The Rigord family purchased the estate in 1870; but, it was not until 1977 when Francoise Rigord, wife of Yves, decided to bottle and market the wines of the estate. Madame Rigord abandoned her successful career in public relations to study oenology and take on the responsibility of making all of Commanderie de Peyrassol’s wines. The first vintage bottled for sale to the public was1981. It was then, at the very outset of this commercial venture, that we met Francoise and we have worked in happy harmony together since that time.
Francoise continued to produce ground-breaking wines for the next two decades, elevating the reputation of the Cotes de Provence in all three colors: white, red and rosé. Her book, “La Dame de Peyrassol”, relating her experiences as one of the rare women in the forefront of the wine trade has received enthusiastic praise.
In 2001, the Rigord family sold the property to Philippe Austruy who has aggressively invested in this exceptional property, modernizing the cellars and expanding the holdings. His nephew, Alban Cacaret, is responsible for the daily operations of the domaine.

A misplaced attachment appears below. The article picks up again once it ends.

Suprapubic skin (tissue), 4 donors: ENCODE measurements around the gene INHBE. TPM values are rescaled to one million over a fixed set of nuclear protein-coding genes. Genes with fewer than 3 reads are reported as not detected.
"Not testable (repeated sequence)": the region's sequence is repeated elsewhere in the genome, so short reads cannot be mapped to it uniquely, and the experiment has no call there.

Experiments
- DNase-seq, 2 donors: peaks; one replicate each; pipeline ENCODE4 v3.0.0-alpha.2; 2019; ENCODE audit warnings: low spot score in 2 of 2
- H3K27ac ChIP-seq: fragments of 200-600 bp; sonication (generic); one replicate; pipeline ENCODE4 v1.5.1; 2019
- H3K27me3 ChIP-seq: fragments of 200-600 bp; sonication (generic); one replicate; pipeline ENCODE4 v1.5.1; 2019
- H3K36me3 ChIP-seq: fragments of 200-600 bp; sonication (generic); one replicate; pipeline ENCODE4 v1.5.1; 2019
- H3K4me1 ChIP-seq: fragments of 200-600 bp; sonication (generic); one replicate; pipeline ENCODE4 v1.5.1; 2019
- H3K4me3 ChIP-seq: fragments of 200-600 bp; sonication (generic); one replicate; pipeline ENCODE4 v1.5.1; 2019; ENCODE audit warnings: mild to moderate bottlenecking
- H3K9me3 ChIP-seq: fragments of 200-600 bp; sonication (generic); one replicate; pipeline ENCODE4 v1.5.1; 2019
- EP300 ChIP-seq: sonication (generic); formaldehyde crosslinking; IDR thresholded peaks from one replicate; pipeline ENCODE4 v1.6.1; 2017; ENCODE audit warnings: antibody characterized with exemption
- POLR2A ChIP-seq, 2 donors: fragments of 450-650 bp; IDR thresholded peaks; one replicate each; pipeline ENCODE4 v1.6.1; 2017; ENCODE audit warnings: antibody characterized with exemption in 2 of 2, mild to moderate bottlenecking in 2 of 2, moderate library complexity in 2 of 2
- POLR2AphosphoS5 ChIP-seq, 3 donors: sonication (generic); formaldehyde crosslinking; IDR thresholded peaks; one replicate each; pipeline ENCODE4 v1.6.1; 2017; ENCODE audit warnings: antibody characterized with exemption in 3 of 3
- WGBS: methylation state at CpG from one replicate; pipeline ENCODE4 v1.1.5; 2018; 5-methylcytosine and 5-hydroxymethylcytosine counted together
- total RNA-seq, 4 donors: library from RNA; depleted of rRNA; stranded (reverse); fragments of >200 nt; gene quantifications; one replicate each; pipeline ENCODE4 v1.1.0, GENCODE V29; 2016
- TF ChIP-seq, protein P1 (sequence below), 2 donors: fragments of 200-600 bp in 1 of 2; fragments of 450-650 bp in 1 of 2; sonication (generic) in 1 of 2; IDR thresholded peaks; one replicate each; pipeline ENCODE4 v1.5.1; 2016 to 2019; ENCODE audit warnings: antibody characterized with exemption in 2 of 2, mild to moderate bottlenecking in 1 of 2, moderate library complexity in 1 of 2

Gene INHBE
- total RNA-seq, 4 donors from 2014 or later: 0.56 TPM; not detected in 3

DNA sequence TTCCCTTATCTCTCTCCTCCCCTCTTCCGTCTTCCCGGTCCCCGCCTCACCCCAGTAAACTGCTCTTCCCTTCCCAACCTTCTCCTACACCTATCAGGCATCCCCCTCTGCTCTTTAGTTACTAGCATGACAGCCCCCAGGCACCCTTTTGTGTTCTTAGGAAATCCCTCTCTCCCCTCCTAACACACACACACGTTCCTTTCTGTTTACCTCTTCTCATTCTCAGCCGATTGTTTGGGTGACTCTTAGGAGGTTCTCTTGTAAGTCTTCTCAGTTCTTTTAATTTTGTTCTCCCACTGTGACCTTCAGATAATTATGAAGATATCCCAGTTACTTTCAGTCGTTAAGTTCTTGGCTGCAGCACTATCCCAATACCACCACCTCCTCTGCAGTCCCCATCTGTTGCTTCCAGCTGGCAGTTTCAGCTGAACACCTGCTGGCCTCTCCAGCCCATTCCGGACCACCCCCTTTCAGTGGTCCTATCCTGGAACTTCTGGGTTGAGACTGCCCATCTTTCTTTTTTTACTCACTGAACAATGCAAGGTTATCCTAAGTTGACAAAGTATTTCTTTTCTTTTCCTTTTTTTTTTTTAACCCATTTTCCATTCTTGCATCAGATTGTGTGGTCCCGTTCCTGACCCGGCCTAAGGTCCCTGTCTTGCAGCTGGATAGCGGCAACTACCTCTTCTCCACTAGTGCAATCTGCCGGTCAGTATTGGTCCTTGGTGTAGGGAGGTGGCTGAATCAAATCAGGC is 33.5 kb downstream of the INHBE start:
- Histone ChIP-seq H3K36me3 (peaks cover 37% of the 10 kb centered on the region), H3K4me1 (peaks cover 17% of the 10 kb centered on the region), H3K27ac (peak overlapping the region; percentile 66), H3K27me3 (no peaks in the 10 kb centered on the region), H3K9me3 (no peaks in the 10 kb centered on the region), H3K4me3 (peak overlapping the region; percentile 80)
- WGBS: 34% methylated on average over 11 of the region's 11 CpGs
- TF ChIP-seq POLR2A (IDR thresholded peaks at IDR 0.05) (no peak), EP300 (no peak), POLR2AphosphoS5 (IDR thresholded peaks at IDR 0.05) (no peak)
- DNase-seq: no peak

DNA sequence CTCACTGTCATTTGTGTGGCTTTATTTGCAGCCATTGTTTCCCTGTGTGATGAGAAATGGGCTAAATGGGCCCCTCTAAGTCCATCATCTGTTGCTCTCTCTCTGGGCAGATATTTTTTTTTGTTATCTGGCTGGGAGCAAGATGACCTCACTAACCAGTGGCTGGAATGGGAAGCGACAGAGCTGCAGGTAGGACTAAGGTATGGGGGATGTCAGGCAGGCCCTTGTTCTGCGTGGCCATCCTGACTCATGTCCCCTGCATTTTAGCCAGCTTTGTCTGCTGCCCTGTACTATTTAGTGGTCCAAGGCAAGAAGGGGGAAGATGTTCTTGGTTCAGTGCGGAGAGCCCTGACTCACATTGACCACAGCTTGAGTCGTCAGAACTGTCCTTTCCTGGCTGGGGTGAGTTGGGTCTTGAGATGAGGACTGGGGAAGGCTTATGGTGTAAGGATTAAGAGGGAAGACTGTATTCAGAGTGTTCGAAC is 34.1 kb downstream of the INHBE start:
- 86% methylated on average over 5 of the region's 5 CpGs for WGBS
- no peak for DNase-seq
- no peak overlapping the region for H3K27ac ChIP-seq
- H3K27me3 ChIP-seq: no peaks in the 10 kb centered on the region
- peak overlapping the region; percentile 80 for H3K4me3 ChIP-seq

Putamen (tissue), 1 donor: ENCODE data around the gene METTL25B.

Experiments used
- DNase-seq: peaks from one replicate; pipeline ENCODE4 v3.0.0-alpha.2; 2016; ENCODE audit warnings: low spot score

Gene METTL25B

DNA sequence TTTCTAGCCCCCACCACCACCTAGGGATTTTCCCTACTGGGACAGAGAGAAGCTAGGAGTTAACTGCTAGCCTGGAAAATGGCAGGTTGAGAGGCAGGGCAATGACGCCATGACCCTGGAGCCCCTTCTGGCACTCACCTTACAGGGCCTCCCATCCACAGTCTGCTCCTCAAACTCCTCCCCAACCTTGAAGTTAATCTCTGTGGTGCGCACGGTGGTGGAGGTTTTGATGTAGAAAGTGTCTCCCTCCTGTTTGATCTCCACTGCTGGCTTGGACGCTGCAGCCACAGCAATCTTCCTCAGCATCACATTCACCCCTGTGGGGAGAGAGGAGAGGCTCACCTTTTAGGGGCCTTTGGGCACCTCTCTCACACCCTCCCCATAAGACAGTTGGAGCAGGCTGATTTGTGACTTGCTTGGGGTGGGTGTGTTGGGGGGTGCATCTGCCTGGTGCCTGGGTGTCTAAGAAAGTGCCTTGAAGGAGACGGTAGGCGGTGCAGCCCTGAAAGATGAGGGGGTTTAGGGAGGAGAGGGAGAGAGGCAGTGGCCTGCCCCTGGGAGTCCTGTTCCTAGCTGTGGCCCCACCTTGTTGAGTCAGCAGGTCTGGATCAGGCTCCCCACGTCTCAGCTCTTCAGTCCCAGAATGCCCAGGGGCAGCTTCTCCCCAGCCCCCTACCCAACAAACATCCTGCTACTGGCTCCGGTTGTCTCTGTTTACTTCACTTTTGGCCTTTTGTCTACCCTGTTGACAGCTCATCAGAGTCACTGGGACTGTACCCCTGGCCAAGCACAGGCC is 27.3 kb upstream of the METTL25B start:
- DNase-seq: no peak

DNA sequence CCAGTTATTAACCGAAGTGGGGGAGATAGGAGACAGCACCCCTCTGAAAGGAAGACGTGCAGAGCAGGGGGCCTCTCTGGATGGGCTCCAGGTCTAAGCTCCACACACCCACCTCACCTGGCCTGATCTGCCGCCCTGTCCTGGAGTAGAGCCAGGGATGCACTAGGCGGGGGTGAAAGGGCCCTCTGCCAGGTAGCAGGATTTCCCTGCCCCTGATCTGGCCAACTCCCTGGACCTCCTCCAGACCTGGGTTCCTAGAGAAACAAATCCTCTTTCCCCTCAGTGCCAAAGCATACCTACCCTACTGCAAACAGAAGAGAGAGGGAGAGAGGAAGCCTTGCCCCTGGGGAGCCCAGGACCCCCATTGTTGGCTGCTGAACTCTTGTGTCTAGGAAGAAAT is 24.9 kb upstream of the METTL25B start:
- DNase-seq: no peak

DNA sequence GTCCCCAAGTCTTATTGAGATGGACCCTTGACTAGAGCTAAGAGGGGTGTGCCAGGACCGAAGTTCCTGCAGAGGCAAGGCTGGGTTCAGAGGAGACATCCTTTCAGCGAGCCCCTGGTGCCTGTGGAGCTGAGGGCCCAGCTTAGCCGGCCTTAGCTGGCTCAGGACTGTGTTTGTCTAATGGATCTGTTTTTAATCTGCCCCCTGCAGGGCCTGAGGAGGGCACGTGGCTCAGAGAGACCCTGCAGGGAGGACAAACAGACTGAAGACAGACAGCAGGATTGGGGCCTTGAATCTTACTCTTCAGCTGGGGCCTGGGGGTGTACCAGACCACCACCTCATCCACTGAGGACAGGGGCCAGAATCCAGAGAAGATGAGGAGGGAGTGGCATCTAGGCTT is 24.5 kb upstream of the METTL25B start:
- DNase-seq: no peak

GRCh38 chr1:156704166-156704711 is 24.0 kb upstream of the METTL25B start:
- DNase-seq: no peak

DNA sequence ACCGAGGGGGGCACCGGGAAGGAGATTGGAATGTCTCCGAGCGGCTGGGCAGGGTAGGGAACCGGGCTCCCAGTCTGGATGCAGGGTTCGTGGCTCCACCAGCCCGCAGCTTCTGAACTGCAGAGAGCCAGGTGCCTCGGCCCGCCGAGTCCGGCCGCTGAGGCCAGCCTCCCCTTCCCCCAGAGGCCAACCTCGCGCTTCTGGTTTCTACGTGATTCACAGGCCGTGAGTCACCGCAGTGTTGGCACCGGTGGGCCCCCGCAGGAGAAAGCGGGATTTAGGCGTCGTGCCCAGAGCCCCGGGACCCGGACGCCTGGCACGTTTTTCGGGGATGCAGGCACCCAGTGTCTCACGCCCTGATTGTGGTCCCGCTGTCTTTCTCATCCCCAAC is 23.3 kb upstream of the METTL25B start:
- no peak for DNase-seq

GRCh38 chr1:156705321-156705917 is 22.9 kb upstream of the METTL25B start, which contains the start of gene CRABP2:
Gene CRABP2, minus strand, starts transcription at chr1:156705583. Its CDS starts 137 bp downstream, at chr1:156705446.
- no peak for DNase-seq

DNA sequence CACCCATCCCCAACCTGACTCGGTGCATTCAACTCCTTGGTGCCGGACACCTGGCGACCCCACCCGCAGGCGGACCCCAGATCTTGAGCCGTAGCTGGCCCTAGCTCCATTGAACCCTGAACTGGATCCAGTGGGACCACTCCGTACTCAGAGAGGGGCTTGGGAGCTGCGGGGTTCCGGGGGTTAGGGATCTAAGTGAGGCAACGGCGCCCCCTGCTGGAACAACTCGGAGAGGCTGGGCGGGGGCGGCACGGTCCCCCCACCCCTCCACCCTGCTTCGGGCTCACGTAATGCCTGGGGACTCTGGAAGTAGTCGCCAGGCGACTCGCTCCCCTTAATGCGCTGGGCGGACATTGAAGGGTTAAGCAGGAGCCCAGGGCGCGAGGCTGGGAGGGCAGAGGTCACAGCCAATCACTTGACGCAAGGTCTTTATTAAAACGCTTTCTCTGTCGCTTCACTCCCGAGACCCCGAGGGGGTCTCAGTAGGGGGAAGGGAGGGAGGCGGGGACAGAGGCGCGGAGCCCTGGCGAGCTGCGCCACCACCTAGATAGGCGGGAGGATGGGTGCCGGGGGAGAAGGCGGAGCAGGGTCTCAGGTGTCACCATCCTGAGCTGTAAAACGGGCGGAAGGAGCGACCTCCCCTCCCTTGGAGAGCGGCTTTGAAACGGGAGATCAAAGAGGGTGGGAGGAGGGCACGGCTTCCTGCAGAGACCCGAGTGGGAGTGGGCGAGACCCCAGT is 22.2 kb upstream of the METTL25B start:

The “Commanderie”, now known as Chateau Peyrassol, is located in the hills of the “arriére pays”, or backcountry, of the Var, north of St. Tropez and Hyères between the villages of Le Luc and Flassans-sur-Issole. The estate controls 850 hectares and is surrounded by 165 hectares of Mediterranean forest. Eighty (80) hectares are planted to vineyards which are cultivated on dry, rocky clay and limestone based soil. When Francoise Rigord took over, Syrah and Cabernet Sauvignon were added to the Grenache and Cinsault already grown at the estate. The Rolle (a/k/a Vermentino) and Ugni Blanc are the principal white grape varieties, supplemented by Semillon and Clairette. Peyrassol is rigorously maintained pursuant to organic principles in full respect of the surrounding environment and the delicate balance of the local Mediterranean ecosystem. No synthetic fertilizers or pesticides or fungicides are used in the vineyards. Organic foliar sprays are used to help prevent chlorosis (nutrient deficiencies) and sheep manure is the only fertilizer used after the planting. The age of the vines, the rocky terrain, and the hot, dry climate establish conditions that severely restrict yields. As a consequence, harvest levels average between 25 and 40 hectoliters per hectare depending on the vineyard and grape variety.
Although there are many different cuvées produced currently at Peyrassol, we concentrate on several “core” bottlings that, for us, represent the terroir of this zone in the Var in its truest form.